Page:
Inflammation in atherosclerosis: exploring novel risk factors, prognostic markers and role of colchicine as an anti-inflammatory therapy in acute coronary syndromes
AuthorTong, David Chung Kiet
AffiliationMedicine (St Vincent's)
Document TypePhD thesis
Access StatusThis item is embargoed and will be available on 2021-03-05. This item is currently available to University of Melbourne staff and students only, login required.
© 2018 Dr. David Chung Kiet Tong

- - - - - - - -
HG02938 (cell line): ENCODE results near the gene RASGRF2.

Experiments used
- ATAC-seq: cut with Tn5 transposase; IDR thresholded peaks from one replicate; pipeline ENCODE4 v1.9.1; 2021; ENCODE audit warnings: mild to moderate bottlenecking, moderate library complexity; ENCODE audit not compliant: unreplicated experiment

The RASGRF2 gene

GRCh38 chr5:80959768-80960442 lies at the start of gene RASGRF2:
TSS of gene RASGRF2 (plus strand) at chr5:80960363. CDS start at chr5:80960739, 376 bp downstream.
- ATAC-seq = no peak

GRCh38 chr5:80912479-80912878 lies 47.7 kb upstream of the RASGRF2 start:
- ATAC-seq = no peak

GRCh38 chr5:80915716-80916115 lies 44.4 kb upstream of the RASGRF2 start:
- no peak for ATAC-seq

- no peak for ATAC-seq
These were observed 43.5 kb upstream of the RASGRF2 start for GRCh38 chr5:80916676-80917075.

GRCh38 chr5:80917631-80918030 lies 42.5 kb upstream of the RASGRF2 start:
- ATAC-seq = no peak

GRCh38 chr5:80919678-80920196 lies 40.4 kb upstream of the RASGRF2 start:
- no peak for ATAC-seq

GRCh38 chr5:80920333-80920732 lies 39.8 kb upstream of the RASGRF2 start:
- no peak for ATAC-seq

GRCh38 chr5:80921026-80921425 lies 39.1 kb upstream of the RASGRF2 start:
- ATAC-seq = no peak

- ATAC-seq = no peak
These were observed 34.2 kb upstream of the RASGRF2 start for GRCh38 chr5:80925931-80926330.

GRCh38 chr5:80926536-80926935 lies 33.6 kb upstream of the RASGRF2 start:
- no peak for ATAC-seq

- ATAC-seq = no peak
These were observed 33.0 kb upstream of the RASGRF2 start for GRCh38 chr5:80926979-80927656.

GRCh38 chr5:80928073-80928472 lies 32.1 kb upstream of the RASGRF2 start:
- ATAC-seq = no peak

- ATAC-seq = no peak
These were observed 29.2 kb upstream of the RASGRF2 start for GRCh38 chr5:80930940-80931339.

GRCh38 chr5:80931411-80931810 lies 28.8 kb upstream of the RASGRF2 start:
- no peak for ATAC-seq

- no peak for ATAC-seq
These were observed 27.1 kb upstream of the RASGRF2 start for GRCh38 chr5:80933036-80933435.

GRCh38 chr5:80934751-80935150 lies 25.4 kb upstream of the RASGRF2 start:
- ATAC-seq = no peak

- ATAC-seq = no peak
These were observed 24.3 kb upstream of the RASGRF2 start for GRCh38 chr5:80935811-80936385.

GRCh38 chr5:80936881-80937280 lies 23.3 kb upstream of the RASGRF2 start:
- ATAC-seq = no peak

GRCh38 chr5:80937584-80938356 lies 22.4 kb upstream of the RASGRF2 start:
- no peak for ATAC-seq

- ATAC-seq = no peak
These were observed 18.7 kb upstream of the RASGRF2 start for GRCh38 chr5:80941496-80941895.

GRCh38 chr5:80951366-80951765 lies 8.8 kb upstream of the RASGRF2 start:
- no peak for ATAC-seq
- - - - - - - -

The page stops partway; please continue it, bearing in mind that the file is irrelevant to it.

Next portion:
Inflammation plays a crucial role in the pathophysiology of atherosclerosis and clinical manifestation of acute coronary syndromes (ACS). Despite optimal medical therapy and contemporary percutaneous coronary intervention (PCI) technology, ACS patients remain at heightened risk for recurrent events and adverse clinical outcomes. It is known that inflammation is a global phenomenon and inflammatory milieu is intensified during ACS. In addition, inflammation, microvascular dysfunction (MVD) and myocardial injury/oedema are independently associated with adverse cardiovascular outcomes in patients with ischaemic heart disease despite there been scarce evidence to suggest the potential links between them. Diagnosis of MVD and myocardial oedema involves cumbersome invasive catheterisation procedures and radiology scans, which may not be necessarily accessible to all patients. Therefore, there is a need to explore potential surrogate markers that are simple, readily available, reproducible and inexpensive. Furthermore, colchicine has recently gained attention as a potential anti-inflammatory therapy in cardiovascular disease. However, the safety and feasibility of long-term colchicine administration in ACS population has not been examined. The principle aims of this thesis were to delineate the associations between inflammation, microvascular injury and myocardial injury, to explore the utility and prognostic values of various biomarkers, and to examine the potential of colchicine as a novel anti-inflammatory therapy in ACS management. A number of study protocols were conducted to achieve the aims. These include assessing coronary microvascular function using pressure/temperature sensor guidewire in catheterisation laboratory, evaluating for presence of myocardial oedema on cardiac magnetic resonance (CMR) imaging, capturing long-term cardiovascular events in a cohort of ACS patients via telephone follow-up, and lastly conducting a double-blind, placebo-controlled randomised trial involving colchicine in ACS population. In summary, the main findings of this thesis are: (a) Inflammation is associated with MVD, and C-reactive protein (CRP) is a significant predictor of MVD. (b) Resting coronary microcirculatory status is related to degree of myocardial injury in patients with ischaemic heart disease. (c) An ischaemic ECG, peak serum troponin and CRP levels are significant predictors of myocardial oedema (d) Leukocyte parameters such as platelet-to-lymphocyte ratio (PLR) and neutrophil-to-lymphocyte ratio (NLR) are associated with long-term all-cause mortality in ACS patients. (e) Colchicine in addition to standard secondary prevention therapy can be safely administered in ACS population. (f) Long-term adherence to ACS guideline-recommenced medical therapy remains unsatisfactory. The findings of this PhD are novel and have potential implications for future risk-stratification and management strategies in patients presenting with ACS. Larger studies are warranted to validate the prognostic value and clinical utility of these biomarkers before they could be incorporated into current risk prediction models or utilised in routine clinical practice. Lastly, the colchicine feasibility study has paved the way for a large randomised controlled trial which is currently underway to assess the efficacy of colchicine in improving long-term cardiovascular outcomes in ACS patients.
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